Gas and Class

Ever since Barack Obama got pegged as an elitist, that’s been the running subplot of the campaign. Just look at what the debate over the gas-tax holiday has become.

Hillary Clinton’s plan to temporarily reduce the gas tax by 18.4 cents is, to put it gently, not going over well. Just about every columnist imaginable denounced it. Sam Stein searched far and wide for an expert to defend it but came up empty.

So now the argument is that the plan’s detractors just don’t understand working-class Americans. “Working people appreciate the fact that Senator Clinton understands the incredible economic strain they are facing,” Clinton spokesman Geoff Garin said during a conference call today. “… If you live in the center of the city, it seems like not that big a deal. But in rural areas where a car is center to livelihood, it makes a difference.” The Clinton camp calculates that the plan would save $70. “It may not seem like a lot for some people, but every penny counts,” Garin said. In other words, $70 might not dent your wallet much when you’re already buying a $4 caramel macchiato every day, but when you spend every day on the open road … nevermind, you wouldn’t understand.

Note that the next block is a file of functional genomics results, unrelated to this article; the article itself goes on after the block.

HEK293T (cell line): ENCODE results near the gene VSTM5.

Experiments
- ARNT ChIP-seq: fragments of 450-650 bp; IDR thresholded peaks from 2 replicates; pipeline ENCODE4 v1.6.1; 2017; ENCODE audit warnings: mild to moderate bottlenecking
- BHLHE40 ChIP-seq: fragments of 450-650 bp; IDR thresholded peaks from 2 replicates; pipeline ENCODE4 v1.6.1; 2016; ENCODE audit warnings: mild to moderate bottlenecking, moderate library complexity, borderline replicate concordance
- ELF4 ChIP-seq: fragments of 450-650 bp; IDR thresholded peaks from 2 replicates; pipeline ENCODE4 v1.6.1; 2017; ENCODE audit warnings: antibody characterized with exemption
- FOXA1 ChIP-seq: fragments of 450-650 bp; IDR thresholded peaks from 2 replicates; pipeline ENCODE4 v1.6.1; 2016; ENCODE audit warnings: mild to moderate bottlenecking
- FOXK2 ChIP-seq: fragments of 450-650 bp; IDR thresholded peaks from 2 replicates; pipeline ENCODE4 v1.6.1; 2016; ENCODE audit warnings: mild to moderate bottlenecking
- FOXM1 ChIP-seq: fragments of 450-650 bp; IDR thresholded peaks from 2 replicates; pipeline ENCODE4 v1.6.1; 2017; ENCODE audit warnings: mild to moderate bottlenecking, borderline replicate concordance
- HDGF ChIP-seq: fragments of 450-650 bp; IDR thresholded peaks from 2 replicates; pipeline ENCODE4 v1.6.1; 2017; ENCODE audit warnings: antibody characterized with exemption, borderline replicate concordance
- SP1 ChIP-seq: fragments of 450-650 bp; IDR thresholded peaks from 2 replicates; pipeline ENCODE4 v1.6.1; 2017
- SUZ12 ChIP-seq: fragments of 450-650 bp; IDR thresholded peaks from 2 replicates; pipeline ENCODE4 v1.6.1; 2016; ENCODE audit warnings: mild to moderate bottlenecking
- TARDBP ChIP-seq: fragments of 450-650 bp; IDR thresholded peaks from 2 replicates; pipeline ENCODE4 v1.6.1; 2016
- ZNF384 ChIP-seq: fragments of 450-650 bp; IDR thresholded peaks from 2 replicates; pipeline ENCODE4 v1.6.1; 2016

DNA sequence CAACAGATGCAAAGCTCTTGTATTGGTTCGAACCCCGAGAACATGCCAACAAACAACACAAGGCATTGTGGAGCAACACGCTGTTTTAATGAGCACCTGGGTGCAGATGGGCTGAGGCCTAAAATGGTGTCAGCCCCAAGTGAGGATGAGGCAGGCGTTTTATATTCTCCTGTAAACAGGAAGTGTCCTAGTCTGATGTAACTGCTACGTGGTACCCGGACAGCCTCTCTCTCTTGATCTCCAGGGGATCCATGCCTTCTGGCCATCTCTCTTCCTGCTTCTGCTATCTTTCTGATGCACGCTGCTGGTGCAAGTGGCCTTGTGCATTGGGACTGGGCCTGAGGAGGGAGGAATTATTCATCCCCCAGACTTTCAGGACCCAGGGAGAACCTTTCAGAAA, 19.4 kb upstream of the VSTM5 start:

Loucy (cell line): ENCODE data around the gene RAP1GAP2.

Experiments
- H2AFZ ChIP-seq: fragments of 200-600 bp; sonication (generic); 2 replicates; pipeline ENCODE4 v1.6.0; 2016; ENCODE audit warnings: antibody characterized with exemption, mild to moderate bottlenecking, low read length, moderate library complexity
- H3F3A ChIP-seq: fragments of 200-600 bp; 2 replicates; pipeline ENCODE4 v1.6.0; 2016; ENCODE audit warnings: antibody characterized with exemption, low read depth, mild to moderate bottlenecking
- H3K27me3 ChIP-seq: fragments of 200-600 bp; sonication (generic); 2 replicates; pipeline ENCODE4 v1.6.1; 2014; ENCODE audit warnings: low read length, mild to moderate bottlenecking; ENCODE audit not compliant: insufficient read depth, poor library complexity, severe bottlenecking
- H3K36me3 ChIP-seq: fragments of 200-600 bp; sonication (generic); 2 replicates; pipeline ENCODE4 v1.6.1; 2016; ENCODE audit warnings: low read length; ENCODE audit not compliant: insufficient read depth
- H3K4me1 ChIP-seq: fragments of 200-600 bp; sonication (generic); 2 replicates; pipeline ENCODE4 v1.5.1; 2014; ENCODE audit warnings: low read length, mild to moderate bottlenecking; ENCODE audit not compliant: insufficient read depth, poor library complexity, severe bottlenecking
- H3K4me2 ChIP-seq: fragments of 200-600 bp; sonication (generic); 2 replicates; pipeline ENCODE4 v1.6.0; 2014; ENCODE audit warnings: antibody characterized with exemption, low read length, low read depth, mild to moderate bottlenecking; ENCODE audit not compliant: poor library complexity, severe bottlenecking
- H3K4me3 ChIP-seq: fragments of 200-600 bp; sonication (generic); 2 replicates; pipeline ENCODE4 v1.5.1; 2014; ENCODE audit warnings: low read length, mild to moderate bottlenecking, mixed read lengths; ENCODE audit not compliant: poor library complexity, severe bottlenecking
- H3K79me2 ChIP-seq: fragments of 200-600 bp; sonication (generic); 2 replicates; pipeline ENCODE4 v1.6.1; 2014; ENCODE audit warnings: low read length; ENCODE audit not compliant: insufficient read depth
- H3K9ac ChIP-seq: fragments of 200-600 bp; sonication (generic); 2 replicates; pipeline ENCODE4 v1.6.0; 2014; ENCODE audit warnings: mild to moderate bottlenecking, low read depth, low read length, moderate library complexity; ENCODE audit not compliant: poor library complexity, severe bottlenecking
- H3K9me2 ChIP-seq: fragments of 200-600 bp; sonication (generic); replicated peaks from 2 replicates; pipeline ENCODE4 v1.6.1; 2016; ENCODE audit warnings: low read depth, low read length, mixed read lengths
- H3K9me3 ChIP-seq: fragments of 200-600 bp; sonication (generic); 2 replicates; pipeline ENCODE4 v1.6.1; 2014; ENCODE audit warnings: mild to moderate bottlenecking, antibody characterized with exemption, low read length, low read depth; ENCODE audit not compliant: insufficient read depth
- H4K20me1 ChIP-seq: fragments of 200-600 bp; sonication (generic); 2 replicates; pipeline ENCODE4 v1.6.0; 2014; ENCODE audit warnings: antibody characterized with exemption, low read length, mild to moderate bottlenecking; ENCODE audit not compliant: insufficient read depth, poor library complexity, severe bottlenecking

Obama has been pushing back hard on the gas-tax holiday. He has called it a “bad idea” and a “gimmick,” citing arguments that oil companies would just raise prices again. The problem is, a thousand economic arguments fail to match the force of one populist pander. (We saw this when both candidates said they want to scrap or “renegotiate” NAFTA . Same goes for their sudden love of ethanol when they set foot in Iowa.) Obama can’t just refute Clinton’s policy; he needs to refute her populism, too.

Maybe that’s why he reassured the Today Show hosts that “both Michelle and I grew up in much less privileged circumstances than either of my two potential opponents.” Next time, he should mention driving to school uphill both ways.